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My introduction to this idea was in Alma the Younger, Part 1 by M. Catherine Thomas. The second half contains some interesting quotes from various GA's relating to sealing/salvation. I especially like this one from Lorenzo Snow:

"
God has fulfilled His promises to us, and our prospects are grand and glorious. Yes, in the next life we will have our wives, and our sons and daughters. If we do not get them all at once, we will have them some time, for every knee shall bow and every tongue shall confess that Jesus is the Christ. You that are mourning about your children straying away will have your sons and your daughters. If you succeed in passing through these trials and afflictions and receive a resurrection, you will, by the power of the Priesthood, work and labor, as the Son of God has, until you get all your sons and daughters in the path of exaltation and glory. . . . Therefore, mourn not because all your sons and daughters do not follow in the path that you have marked out to them, or give heed to your counsels. Inasmuch as we succeed in securing eternal glory, and stand as saviors, and as kings and priests to our God, we will save our posterity.
"

If anyone has access to the Collected Discourses from which Thomas is quoting, I'd love to see the full sermon.

-Dave

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That's an awesome quote. I'm going to repeat what I first said in this thread:

It takes a deep understanding of the gospel to grasp what's involved here and I'm not entirely sure it can be fully understood by people voting on whether they agree or disagree with it.

And from Joseph Smith:

The things of God are of deep import: and only time, and experience, and careful and ponderous and solemn thoughts can find them out.
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I think when the children reject Christ and the atonement, it's not possible for them to be saved.

I know of a family where all six kids (who were born in the covenant), though still members as far as the records go, don't even consider themselves to be Mormons. You'd think the parents would be doing all they could behind the veil (they're both deceased now) to get the kids back to church, but none of them seem to be the least bit interested.

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One time one of the kids made a sarcastic remark about something relating to Church that the parents were doing and they said "We do that because we love God," and the kid replied "I hate God."

God tends to get a bad rap. My impression of God as a kid was he was the kind of guy that went around looking for anyone having fun and putting a stop to it. I realize now that was just my parents.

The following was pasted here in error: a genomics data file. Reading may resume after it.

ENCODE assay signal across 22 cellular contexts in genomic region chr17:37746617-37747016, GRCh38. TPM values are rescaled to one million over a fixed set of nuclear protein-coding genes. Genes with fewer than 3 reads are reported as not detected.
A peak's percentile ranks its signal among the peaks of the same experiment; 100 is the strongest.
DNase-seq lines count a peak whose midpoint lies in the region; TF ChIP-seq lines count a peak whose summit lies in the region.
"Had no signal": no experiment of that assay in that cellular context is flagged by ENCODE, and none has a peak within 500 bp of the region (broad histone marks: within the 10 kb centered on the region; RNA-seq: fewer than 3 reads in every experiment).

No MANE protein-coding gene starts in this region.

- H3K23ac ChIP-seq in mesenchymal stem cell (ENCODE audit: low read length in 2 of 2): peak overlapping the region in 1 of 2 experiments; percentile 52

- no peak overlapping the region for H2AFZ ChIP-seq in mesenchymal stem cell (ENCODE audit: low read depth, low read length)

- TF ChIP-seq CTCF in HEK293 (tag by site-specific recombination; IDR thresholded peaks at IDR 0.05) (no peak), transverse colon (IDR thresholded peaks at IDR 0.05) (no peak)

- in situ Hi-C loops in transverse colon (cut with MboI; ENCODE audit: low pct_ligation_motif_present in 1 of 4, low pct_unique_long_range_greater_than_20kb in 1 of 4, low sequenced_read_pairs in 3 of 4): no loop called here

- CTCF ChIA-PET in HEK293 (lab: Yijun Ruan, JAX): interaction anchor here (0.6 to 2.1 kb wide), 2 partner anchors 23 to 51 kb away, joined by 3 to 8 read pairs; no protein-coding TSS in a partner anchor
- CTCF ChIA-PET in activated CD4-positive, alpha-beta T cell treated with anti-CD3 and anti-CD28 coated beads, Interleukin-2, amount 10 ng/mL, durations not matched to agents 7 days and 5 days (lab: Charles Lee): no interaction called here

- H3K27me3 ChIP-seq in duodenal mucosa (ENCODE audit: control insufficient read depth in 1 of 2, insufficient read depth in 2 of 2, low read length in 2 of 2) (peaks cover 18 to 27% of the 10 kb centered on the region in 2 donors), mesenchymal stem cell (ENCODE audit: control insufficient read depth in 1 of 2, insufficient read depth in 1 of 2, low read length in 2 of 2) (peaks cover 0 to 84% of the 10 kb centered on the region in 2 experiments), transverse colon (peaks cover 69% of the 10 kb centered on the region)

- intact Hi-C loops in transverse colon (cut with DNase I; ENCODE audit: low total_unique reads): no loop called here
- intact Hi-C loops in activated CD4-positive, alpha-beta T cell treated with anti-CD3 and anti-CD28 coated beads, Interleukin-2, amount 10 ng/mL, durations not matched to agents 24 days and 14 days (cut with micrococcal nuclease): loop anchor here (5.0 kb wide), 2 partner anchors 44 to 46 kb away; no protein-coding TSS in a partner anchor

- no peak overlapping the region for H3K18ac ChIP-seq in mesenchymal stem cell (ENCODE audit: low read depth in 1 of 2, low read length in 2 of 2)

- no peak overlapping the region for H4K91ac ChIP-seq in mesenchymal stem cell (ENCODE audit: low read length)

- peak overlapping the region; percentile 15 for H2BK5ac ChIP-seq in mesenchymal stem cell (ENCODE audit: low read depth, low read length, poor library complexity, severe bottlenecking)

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So you're going to throw out a statement by Joseph Smith that has been reiterated by current prophets and apostles?

Don't forget this part:

but if it leads them at last
.

Seems conditional on their acceptance.

Since I believe that most people are good and loving at the core and assuming that most of the prideful ones were weaned out of the pack the first go round (rejection of plan of salvation), it seems to me that most will accept in some way Christ as their Saviour (everyone born already has once after all). What will then be the most significant differences will not be that, but what they then choose to do with their own potential. Thus they may indeed be with their families as children, but not be themselves the head of their own families which would require full exaltation. Remember there is a difference between salvation and exaltation. In at least one sense, if one's child is not a Son of Perdition, they will be saved as all kingdoms of glory can be considered as salvation as they are in at least the partial presence of God. We don't know how the structure of the family will work in the next life and in what areas it will exist and what areas it won't, imo. I don't see all members having to be exalted to be considered members myself, but rather salvation itself--for me accepting Christ as Saviour--will be enough. The full family experience with all the trimmings and perks seem to me to be available to only those who are exalted and therefore have a role not only as children, but as parents...

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Elder Winkel repeated the statement by Orson F. Whitney in Oct. 2006. Since President Hinckley didn't stand up and correct him for teaching false doctrine, I think it still holds. I am counting on it. I have 2 wanderers out of my flock of six.

http://lds.org/conference/talk/display/0,5...1-646-3,00.html